Connectivity can also enable refugees to learn a new language, feel more confident in the next steps of their forced migration, and adapt to their new environment.
Mental health benefits
Daily life in the camps is difficult for the refugees who often spend months there, having no choice but to leave what they know and embark on an exhausting journey to safer living conditions.
“You know, in Congo I was facing physical violence but here in the camp is mental violence. I don’t know which is worst.” Fatimada, 38 year old Congolese refugee, in the Lesvos’ refugees camp.
The mental health of refugees is often precarious, scarred by what they have had to flee, anxious and worried about their loved ones, living in temporary and unstable conditions. They have to wait for legal or administrative decisions, cannot work, are often separated from most people they know and love.
“We don’t do anything here. Just wait and pray. I want to work, I want to live. I want to do something. And this is why it is important to have internet. Because it allows us to be distracted, at least a little bit, and to be in touch with friends and family. (...) People need it. We would go crazy otherwise. It’s good for us.” Fatimada, 38 year old Congolese refugee, in the Lesvos’ refugees camp.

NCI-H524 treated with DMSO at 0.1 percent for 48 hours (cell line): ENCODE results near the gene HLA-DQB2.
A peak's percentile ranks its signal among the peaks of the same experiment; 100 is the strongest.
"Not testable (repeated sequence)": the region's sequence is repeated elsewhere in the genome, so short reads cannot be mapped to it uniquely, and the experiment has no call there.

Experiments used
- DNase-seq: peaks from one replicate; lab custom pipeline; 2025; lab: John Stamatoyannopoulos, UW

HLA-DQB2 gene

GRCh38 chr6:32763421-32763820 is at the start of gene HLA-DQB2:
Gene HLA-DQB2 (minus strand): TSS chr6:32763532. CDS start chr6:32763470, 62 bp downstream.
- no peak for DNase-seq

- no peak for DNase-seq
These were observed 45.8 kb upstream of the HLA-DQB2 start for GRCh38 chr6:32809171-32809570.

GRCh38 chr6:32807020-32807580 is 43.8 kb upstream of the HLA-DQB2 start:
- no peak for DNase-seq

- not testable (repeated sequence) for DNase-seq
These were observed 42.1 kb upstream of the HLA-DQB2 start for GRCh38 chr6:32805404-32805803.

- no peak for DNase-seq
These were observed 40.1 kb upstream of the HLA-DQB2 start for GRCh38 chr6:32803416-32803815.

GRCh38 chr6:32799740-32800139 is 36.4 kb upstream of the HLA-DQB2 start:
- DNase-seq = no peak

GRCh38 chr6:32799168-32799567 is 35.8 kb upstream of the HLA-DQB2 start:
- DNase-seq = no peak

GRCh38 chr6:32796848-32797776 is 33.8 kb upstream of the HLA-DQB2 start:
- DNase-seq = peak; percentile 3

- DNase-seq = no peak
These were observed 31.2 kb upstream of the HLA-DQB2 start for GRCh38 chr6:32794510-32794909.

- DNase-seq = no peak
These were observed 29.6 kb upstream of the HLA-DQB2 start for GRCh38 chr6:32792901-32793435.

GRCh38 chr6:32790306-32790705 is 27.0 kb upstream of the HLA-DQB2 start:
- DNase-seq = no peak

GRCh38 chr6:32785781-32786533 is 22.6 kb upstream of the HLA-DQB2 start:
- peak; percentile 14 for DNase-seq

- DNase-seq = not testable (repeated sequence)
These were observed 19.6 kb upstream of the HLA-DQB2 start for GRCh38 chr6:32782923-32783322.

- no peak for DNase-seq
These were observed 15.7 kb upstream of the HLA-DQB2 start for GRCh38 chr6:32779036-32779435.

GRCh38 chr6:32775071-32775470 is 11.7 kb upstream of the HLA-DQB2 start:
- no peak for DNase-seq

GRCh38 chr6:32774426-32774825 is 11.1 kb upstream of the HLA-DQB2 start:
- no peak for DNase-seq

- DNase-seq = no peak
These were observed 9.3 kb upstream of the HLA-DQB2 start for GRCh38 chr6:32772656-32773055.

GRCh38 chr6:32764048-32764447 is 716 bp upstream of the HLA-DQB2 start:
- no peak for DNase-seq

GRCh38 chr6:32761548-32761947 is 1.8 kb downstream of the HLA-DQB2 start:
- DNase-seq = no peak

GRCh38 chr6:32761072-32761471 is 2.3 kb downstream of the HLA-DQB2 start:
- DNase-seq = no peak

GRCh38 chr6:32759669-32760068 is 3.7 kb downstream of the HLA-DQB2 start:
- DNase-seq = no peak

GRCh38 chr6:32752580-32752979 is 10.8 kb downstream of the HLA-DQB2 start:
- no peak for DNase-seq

The importance of distraction should not be underestimated. In difficult and stressful times, having the opportunity to think about something else can improve mental health, decision-making and reduce anxiety. The overall impact of distraction on a refugee camp can make a significant difference: less anxiety, less agitation, less boredom contribute to a more peaceful camp.
Access to information, education, psychological support, distraction - and perhaps most importantly, keeping in touch with loved ones: Internet access for refugees can make all the difference. Refugees can make informed decisions, make their own choices, have control over that, if nothing else. We strongly believe that internet access is essential for refugees, and we will continue to do our best to provide this access when we can.
Sinclair, M. (2001). Education in emergencies. Learning for a future: Refugee education in developing countries, 1-84.